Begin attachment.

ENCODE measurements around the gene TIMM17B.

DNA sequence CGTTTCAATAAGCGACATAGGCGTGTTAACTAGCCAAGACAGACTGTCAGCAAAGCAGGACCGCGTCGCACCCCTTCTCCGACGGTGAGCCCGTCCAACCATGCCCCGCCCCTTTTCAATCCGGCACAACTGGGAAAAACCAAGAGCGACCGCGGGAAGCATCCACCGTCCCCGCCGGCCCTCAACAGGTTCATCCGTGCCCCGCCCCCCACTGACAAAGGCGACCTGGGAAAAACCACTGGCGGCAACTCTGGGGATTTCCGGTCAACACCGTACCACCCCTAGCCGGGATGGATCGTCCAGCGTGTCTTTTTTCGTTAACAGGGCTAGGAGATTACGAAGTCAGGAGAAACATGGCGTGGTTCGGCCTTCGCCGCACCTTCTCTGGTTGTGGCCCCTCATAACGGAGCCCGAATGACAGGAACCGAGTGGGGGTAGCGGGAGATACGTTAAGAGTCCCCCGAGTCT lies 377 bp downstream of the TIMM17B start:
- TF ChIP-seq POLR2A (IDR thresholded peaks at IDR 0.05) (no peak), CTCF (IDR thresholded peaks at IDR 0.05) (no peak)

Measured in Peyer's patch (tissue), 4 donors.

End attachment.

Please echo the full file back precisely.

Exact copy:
ENCODE measurements around the gene TIMM17B.

DNA sequence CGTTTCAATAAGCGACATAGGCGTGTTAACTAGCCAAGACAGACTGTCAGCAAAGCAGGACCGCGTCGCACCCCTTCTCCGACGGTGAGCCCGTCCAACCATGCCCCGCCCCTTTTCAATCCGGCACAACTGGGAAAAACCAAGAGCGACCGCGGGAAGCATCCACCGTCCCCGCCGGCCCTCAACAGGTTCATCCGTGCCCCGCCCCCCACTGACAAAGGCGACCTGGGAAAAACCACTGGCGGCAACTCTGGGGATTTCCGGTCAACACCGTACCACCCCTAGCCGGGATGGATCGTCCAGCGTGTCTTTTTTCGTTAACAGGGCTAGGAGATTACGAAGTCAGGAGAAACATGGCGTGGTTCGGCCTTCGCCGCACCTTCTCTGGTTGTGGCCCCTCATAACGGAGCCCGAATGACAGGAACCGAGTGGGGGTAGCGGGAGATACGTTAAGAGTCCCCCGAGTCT lies 377 bp downstream of the TIMM17B start:
- TF ChIP-seq POLR2A (IDR thresholded peaks at IDR 0.05) (no peak), CTCF (IDR thresholded peaks at IDR 0.05) (no peak)

Measured in Peyer's patch (tissue), 4 donors.